This could be a solution for direct notifications, but still need to read updates from a central list.

Abstracting from individual mobile devices

I carry two phones: one for the US, one for the UK. I also carry an iPod for when I have to use an iOS app, which has its own set of profile data, although fewer communications options. And indeed, because of contracts and other factors, people upgrade their phones every 18 months to two years, possibly changing their numbers. Handsets get stolen, and some people have entire bags of SIM cards that they use on their travels as appropriate. And finally, backups are important.

An abstraction service – like a social version of Google Voice – may help here, gathering messages in a feed and sending notifications to handsets, or allowing handsets to retrieve as a batch.

Once you’ve done this, the obvious question is: could this model work on the desktop or in a pure-web model? Sure, but by thinking mobile-first, we get to build on work that’s already been done on these platforms. Mobile platforms lose a lot of the legacy baggage inherent in both desktop operating systems and the web, and they’ve been designed from the ground up to support distributed communications in an intelligent way. This doesn’t diminish the importance of the web as a cross-platform home for both applications and data, but it provides new opportunities for linking people data and building next-generation social applications.

Everybody benefits.

Platform owners get to build more engagement – and therefore value – into the platform itself.

Application owners get new ways to spread their software – through organic social proof.

Users get freedom from the silos that stifle their possibilities for collaboration and creativity.

Some questions:

  • A lot of people are still on Symbian and other legacy mobile operating systems (notably all those Indian users). How can we reach them?
  • How could we prevent spam and ensure data privacy on such a platform?
  • Which would be the best platform to start on? I think Android technically has the most support for this model, but Windows Phone may have the most organizational support.
  • In an era where platform value is so closely tied to trapped engagement, would anyone fund this?

Identity is the operating system

January 15, 2012 | Leave a comment

"Dude, you can make calls on your camera?!" (photo by @troy)I’ve got a phone number: +1 (312) 488-9373. Feel free to call or text it.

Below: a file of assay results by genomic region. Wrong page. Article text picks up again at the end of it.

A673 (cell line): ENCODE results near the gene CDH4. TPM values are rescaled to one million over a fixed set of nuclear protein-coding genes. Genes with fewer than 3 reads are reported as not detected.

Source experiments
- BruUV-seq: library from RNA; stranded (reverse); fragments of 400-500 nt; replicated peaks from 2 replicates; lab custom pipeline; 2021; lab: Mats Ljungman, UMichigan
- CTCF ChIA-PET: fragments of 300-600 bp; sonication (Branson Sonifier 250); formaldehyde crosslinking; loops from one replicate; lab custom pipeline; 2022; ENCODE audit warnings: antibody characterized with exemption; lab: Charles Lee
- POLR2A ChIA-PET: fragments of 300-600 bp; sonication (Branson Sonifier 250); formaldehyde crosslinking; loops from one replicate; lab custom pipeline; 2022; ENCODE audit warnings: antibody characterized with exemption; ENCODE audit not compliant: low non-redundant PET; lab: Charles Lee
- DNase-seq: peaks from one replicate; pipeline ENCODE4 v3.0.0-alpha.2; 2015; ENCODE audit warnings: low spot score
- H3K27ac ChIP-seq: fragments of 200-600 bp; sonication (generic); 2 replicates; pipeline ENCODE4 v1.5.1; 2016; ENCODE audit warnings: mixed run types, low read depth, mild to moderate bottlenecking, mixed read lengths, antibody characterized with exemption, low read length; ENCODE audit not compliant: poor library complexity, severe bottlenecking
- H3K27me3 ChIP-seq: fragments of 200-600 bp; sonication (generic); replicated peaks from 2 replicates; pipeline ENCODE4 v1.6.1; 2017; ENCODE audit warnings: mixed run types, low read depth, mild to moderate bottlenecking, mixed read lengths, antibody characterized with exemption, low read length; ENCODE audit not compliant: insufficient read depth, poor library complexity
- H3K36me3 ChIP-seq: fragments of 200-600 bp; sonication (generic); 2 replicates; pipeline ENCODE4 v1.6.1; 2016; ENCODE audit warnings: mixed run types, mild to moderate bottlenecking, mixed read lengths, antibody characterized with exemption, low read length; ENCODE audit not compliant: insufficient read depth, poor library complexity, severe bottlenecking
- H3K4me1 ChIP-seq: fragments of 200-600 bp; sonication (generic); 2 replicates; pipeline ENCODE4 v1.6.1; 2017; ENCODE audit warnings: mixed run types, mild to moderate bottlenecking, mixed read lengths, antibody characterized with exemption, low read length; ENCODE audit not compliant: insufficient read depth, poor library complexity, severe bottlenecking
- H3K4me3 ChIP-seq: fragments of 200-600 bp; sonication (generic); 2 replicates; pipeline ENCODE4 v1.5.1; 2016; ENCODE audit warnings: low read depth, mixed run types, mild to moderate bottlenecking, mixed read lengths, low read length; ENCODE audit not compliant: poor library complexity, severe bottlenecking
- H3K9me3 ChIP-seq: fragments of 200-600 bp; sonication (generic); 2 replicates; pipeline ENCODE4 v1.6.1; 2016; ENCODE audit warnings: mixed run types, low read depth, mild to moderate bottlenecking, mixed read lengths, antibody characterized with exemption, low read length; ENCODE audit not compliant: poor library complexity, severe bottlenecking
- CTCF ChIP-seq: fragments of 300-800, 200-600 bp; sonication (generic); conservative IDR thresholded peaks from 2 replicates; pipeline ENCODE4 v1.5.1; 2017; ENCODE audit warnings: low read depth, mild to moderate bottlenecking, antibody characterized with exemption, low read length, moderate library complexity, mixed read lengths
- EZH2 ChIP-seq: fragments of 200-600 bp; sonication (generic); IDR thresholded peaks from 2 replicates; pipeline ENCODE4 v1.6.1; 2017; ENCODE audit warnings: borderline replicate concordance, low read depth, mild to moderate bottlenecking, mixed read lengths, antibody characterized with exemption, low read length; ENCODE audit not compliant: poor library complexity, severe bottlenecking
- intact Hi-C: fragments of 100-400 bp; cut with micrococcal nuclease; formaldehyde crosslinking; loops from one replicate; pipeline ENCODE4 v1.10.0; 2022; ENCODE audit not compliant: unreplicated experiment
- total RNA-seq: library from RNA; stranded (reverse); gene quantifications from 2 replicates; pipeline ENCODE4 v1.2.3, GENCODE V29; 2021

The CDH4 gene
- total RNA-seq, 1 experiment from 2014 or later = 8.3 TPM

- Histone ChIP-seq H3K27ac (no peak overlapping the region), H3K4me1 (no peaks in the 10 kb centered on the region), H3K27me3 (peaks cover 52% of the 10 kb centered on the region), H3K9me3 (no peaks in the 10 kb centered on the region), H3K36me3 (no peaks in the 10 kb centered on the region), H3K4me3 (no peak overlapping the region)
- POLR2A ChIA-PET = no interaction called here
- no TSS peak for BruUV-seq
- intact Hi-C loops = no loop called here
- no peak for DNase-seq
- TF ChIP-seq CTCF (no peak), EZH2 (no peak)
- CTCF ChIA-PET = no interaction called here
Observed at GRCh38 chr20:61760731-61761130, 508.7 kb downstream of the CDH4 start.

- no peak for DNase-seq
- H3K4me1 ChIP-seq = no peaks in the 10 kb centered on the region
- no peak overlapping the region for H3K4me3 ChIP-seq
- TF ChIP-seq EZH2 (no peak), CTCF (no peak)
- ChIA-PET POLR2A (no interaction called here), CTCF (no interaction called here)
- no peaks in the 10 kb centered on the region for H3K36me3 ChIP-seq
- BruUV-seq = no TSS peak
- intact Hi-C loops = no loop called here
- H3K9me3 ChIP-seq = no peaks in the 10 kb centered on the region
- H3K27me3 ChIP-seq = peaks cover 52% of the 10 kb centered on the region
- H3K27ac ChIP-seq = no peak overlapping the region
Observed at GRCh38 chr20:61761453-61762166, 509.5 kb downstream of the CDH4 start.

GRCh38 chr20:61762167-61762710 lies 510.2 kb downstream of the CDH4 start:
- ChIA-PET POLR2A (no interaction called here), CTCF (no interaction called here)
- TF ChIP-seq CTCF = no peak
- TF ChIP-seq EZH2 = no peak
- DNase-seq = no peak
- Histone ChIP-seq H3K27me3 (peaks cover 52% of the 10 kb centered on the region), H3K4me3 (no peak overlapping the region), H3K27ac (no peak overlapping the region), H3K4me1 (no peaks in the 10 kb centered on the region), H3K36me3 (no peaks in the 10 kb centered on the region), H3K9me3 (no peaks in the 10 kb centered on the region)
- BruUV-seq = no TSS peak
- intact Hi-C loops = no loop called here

If I’m walking around, you’ll get me on my Samsung Galaxy S II. If I’m in transit (but not driving), you’ll probably get me on my iPad. If I’m at my desk, I’ll answer and take the whole call through my laptop. For you, the experience of contacting me will be exactly the same (give or take some background noise). For me, the experience fits my context: I can make and receive calls and texts on any of my devices. The same is true for email.

Consumption works the same way. All my important files are stored on Dropbox. If I need to get at something – for example, a work-in-progress piece of writing, or a receipt – I can pick up any of my Internet-connected devices and grab the contents. Similarly, my notes, which I take through Evernote: I can create and consume these anywhere.

A final example: I love movies. Watching them at the theater is still magical for me, but I also enjoy them elsewhere, depending on what kind of movie it is. (My favorite streamable new release right now is Midnight in Paris. A great film.)

At home, I use my dedicated media PC to play through a sound system and flat-screen monitor. It’s not perfect, but it works. Elsewhere, I might use my laptop or my iPad. On the road, I can play the same movie through the same service on my phone, or I may be able to take a downloaded version for offline consumption.

So far, so obvious. These are all known use cases that demonstrate why the consumer Internet is so powerful. But I have a question:

Shouldn’t applications, services and content be sold to me, instead of my devices?

Right now, I have to set each of my services up on each of my devices, and tell them to use the same account. That sometimes doesn’t work perfectly: for some reason, for example, I seem to have two Path accounts – one for my US handset, and one for my UK handset. I’m not sure how this happened.

Ideally, I want to sign up:

  1. Once for each device, to tell them that I own it, and where I store my identity.